Lead pipes: A threat to kids across America

Replacing America’s lead service lines should be a national priority

Up to ten million homes across the country get water through lead pipes.

“Every single American has a right to clean drinking water. It’s just plain wrong that in the United States of America today, millions of children still receive their water through lead service pipes. It’s long past time we fix that.” That statement from President Biden makes clear the growing momentum to tackle the country’s legacy of lead pipes.

  • 9.2 millionU.S. homes have lead pipes2

More than nine million homes across the country still get water through lead pipes - called lead service lines - that connect the main drinking water line in the street to our homes. When present, lead service lines are the largest source of lead in water.

Corrosion control can help manage the risk of lead in water, but the only effective long-term fix is getting rid of the lead pipes. We need a strategy that addresses the root causes of lead exposure before a crisis hits, not after it.

A better approach

  • Accelerate replacement. Replacement of the entire lead service line must be prioritized to reduce lead in drinking water, rather than used as a last resort. Water utilities, public health, environmental, and consumer organizations must collaborate to develop the programs communities need to drive service line removal. EDF is working with 28 other national organizations as part of the Lead Service Line Replacement Collaborative to do just that.
  • Make replacement affordable and equitable. Replacing lead service lines can be cost-prohibitive for many families, which poses a major equity issue. We need to fund this work across the country so that everyone can get their lead pipe replaced, not just those who can afford it. President Biden's American Jobs Plan includes funding for replacing the country's lead service lines.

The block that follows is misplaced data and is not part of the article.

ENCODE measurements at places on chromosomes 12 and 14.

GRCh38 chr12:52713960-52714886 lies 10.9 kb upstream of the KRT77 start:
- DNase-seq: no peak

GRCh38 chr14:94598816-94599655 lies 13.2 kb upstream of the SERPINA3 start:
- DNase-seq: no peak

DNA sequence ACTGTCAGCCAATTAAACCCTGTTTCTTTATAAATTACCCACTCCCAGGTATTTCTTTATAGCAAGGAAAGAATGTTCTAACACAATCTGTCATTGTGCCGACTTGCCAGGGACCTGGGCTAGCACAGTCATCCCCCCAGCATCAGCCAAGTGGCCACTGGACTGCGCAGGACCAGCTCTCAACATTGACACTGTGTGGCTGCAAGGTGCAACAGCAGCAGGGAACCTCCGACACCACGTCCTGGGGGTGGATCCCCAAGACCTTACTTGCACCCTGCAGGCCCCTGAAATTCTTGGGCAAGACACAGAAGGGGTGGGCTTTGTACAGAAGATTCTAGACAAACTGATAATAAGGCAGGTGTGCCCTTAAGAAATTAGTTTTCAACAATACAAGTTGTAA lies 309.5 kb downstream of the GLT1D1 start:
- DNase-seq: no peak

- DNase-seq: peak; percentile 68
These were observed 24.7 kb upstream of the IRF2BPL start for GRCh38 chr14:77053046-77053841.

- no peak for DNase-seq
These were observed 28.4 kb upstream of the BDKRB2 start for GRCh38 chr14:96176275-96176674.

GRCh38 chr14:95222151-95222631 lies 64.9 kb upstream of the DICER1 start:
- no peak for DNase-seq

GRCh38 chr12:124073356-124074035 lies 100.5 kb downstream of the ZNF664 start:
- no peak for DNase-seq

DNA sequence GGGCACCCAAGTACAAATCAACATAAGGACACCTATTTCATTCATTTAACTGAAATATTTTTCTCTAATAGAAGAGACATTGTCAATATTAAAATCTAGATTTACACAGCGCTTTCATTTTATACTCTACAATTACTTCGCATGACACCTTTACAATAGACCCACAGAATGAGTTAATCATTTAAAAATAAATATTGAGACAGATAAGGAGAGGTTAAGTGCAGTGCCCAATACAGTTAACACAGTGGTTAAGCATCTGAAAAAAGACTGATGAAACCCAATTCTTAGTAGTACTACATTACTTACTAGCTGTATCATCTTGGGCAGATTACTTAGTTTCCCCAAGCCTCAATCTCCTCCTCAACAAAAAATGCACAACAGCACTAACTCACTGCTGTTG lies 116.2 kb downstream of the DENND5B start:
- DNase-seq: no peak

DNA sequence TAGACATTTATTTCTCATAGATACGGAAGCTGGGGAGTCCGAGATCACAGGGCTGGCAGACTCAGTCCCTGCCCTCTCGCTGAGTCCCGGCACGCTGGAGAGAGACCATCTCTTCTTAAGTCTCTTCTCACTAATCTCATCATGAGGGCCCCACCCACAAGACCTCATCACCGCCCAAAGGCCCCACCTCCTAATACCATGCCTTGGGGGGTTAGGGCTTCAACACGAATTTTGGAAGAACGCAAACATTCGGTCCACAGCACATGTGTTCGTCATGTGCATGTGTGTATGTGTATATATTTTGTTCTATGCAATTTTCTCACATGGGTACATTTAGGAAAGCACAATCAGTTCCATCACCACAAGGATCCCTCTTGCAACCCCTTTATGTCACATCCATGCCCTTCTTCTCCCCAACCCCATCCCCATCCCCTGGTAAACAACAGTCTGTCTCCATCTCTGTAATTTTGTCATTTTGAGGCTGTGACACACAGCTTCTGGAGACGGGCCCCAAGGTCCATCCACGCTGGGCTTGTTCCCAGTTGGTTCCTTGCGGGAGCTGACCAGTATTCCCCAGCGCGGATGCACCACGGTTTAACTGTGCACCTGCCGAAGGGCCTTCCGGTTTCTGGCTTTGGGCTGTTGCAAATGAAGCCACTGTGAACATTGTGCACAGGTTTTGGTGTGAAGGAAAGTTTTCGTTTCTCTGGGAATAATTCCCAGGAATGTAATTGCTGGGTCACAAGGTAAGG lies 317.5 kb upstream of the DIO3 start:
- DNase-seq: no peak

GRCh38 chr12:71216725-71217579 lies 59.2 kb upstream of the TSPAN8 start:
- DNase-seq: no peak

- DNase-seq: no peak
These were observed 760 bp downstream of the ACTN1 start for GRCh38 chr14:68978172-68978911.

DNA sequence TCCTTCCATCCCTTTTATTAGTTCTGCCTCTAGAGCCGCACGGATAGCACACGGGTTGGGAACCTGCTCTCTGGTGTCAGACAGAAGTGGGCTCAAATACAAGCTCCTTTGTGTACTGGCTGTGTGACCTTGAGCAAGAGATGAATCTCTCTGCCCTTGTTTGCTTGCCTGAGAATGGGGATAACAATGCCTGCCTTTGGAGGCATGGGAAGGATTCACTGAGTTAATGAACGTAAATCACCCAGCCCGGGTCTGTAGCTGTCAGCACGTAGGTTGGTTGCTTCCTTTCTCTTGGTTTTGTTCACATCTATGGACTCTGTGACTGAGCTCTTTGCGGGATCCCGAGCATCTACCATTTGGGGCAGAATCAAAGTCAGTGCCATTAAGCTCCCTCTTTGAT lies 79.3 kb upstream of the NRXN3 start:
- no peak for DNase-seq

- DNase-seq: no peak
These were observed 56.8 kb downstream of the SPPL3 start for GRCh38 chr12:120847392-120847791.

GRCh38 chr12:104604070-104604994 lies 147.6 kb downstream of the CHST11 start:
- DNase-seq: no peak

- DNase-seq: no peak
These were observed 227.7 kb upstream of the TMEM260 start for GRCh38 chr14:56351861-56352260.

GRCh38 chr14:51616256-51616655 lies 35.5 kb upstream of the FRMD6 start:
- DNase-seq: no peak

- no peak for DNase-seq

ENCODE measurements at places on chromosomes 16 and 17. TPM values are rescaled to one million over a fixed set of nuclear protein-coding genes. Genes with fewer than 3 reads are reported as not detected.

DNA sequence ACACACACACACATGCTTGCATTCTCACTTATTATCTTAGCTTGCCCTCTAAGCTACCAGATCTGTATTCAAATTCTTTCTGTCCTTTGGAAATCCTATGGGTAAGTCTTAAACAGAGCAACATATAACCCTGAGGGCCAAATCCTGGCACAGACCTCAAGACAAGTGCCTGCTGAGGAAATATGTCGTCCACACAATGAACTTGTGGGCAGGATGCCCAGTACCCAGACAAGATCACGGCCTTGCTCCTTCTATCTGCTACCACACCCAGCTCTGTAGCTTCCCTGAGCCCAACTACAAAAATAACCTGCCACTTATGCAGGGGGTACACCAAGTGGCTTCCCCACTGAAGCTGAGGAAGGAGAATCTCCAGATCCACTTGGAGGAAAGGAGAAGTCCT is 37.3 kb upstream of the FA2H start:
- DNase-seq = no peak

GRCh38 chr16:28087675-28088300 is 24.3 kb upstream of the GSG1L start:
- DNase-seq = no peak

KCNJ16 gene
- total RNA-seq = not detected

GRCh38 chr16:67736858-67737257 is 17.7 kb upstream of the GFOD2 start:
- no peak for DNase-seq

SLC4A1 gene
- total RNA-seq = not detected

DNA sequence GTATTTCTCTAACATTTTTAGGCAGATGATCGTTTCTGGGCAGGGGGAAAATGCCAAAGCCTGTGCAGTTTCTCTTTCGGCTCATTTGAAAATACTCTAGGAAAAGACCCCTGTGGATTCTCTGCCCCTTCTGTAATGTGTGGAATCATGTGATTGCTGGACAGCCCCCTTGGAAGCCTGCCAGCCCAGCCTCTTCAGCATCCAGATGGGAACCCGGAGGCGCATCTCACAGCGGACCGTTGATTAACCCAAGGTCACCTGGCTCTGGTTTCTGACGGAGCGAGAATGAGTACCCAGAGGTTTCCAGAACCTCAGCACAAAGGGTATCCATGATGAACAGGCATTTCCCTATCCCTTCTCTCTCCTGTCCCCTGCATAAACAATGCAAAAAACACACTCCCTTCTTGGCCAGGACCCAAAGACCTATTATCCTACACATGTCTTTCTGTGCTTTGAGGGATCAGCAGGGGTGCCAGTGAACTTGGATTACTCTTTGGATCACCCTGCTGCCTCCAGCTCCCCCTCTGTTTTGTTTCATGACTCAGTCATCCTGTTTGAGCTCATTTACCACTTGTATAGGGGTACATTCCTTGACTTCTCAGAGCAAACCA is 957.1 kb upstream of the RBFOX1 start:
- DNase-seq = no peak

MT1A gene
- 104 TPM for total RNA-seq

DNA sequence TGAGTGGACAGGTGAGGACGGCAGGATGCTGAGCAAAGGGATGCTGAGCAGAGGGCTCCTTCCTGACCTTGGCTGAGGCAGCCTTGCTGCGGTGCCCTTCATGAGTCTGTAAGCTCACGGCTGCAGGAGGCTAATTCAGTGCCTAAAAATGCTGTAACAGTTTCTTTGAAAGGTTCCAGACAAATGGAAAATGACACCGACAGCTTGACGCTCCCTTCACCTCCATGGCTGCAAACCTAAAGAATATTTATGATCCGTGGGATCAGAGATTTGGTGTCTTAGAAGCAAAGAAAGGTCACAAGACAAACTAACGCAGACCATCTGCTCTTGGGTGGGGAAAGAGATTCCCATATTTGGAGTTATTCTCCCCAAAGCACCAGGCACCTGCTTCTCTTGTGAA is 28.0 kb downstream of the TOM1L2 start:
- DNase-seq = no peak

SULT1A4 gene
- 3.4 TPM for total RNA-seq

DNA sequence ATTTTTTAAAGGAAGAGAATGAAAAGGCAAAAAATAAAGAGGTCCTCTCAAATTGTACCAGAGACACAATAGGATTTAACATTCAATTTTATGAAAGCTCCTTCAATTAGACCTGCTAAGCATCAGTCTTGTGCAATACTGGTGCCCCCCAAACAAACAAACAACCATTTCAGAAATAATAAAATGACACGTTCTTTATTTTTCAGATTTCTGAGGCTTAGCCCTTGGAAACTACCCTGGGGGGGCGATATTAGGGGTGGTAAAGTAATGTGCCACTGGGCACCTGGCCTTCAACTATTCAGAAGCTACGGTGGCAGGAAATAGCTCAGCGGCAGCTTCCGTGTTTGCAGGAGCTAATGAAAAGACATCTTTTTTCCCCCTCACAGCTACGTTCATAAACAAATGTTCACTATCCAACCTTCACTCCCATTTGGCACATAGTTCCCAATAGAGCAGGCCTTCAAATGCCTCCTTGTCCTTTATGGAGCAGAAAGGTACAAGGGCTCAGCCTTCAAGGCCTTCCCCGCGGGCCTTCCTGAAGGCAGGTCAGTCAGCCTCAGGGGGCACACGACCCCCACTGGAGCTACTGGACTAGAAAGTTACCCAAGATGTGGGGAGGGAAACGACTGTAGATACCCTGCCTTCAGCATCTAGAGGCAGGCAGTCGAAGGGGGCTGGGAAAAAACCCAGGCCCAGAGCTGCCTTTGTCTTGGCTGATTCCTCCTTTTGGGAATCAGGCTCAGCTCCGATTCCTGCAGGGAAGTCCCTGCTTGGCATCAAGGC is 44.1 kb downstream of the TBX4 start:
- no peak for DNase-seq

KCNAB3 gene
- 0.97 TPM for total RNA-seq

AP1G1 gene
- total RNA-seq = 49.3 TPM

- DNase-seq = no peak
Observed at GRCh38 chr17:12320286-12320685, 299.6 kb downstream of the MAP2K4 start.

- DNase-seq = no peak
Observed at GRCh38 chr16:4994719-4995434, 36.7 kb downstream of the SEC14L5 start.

• Update drinking water regulations. In January 2021, the Trump EPA published a long-overdue revision to the 1991 Lead and Copper Rule - the nation's main lead in drinking water rule. While a step forward in some ways, the rule has several serious flaws. Fortunately, the Biden administration is currently reviewing the rule.
  • Improve oversight of suppliers. Federal, state and local entities must also improve oversight to make sure utilities that supply water comply with the law.
  • Disclose hazards earlier. When people buy or rent a home, they need to be told clearly and definitively about any lead pipes so that they can factor replacement costs into their decision making.

Why replace lead pipes?

Aging water infrastructure in the United States requires constant investment to ensure residents can enjoy safe water. Regular infrastructure work – such as replacing a water main – can disturb service lines, which is an issue if the service line is made of lead because it can release the lead into the water.

The best long-term solution to upgrading our water infrastructure and protecting health is to fully replace the country’s remaining lead service lines on both public and private property.

However, the standard approach to replacement puts the financial burden on residents – which can leave people of color and low-income behind. We need to make sure everyone can get their lead service line replaced, not just those who cannot afford it. Twenty years from now, we don't want to still be struggling with these failures.

Sources
  1. "Blood Lead Levels in Children Aged 1–5 Years — United States, 1999–2010," Centers for Disease Control and Prevention
  2. EPA’s proposed Lead and Copper Rule revisions estimate 9,267,910 LSLs in use on the rule’s effective date in 2023. See Exhibits 4-10 in EPA’s Economic Analysis.